Govt looking to deploy blockchain to curb fake drugs
Niti Aayog, the government’s top policy think tank, is looking to curb the menace of fake drugs in the country by using blockchain, said a media report.
The think tank is looking for proof that the concept works by the end of this year and a rollout the next year, said the report in FactorDaily.
“We are all taking those medicines and I am sure people are dying. One way to reduce that is to put the entire supply chain on the blockchain,” an official said in the report. This means tagging every medicine with a code so that its movements on the supply chain can be monitored via the blockchain. This will make the drug industry transparent and, to an extent, incorruptible.
“Every time the medicine changes hands, the unique number (generated at the manufacturing stage) is tracked. When the consumer gets the drug, there is a QR (quick response) code or barcode on it… you can open up an app, and check the details of where it was manufactured and all the places where it changed hands to travel to the shop,” the official said in the report.
“Once you have sold it, the code gets irrevocably audited on the blockchain that this ID has been sold, and it no longer exists,” he added.
In the report, another official said that the private company to set up the blockchain technology has been identified. “Whenever drugs are transferred, there is an hierarchy of barcodes. We have identified a company that will do the technology for us. Now we have to identify a partner and do a proof-of-concept solution,” the official said.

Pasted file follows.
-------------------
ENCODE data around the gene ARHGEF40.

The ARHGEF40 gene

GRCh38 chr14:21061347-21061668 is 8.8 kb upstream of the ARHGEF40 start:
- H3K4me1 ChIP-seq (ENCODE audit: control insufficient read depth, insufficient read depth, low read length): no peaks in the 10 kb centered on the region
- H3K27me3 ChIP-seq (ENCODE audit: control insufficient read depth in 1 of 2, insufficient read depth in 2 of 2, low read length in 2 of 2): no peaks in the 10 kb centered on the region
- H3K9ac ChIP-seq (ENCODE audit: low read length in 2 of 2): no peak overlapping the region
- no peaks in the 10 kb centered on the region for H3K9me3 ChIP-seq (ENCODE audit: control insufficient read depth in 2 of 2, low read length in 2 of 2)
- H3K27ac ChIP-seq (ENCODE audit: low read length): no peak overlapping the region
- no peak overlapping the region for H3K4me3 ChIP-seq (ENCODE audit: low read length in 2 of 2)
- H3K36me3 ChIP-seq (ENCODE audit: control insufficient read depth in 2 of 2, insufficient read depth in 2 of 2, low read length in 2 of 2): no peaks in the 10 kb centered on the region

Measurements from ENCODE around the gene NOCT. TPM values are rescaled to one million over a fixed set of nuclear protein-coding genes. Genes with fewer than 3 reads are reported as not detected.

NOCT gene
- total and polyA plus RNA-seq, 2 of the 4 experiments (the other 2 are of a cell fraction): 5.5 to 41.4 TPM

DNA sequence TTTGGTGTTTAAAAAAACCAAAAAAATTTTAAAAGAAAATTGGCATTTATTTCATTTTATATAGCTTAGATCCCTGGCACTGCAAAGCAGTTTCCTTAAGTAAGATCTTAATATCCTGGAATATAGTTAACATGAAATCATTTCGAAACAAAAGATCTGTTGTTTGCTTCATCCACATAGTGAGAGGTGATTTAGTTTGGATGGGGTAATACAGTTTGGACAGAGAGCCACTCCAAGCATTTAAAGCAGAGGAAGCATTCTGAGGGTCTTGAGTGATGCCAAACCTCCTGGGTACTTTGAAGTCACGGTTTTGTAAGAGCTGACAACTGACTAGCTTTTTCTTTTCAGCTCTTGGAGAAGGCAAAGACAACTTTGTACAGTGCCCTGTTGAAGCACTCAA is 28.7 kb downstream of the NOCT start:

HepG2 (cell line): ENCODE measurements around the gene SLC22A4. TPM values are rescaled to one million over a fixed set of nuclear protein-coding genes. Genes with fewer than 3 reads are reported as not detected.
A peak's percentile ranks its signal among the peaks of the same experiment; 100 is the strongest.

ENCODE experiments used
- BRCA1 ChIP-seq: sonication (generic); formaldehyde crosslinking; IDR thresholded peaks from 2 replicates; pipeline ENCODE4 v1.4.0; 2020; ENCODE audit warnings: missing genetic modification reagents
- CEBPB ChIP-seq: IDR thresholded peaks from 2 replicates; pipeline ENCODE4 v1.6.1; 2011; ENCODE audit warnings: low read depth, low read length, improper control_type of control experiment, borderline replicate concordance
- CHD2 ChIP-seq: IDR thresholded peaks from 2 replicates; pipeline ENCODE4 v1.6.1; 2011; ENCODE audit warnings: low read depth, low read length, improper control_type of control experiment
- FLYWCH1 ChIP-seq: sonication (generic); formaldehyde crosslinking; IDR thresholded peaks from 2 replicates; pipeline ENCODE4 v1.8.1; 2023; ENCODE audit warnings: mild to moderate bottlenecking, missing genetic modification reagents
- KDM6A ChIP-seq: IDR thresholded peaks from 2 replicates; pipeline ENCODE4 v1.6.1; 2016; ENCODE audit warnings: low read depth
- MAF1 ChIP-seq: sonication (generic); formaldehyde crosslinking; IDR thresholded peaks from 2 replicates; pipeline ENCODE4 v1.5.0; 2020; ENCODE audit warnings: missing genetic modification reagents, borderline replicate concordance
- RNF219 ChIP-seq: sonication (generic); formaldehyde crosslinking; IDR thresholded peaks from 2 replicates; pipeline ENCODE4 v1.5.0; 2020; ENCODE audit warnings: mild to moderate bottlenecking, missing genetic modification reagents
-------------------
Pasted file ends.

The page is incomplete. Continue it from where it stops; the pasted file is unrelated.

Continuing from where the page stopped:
The report also claims that, though the pharma sector is excited about the opportunity to curb fake drugs, it is also worried about the expenditure to set up the tech and keep it running.
The move by Niti Aayog comes at a time when the menace of fake drugs seems widespread in India. A WHO (World Health Organization) report has shown that India produces at least 35% of fake drugs globally. In addition, another report from industry lobby Assocham claimed that nearly 60% of all dietary supplements sold in India are either fake or unapproved by the drugs regulator.
Apart from drugs, the government has been vocal about the use of blockchain in several other sectors. Union finance minister Arun Jaitley in his Budget speech had said that the government will explore the use of blockchain proactively for ushering in a digital economy. “A distributed ledger system or blockchain allows organisation of any chain of records or transactions without the need of intermediaries,” he had said.
This week, a senior official of Niti Aayog had said the think tank was looking to tap IIT-Delhi's artificial-intelligence tool that reveals and predicts socio-economic conditions of areas right down to the district level using satellite images.
In January, Niti Aayog had said that it was looking to explore the use of blockchain in several key sectors such as agriculture, health and education.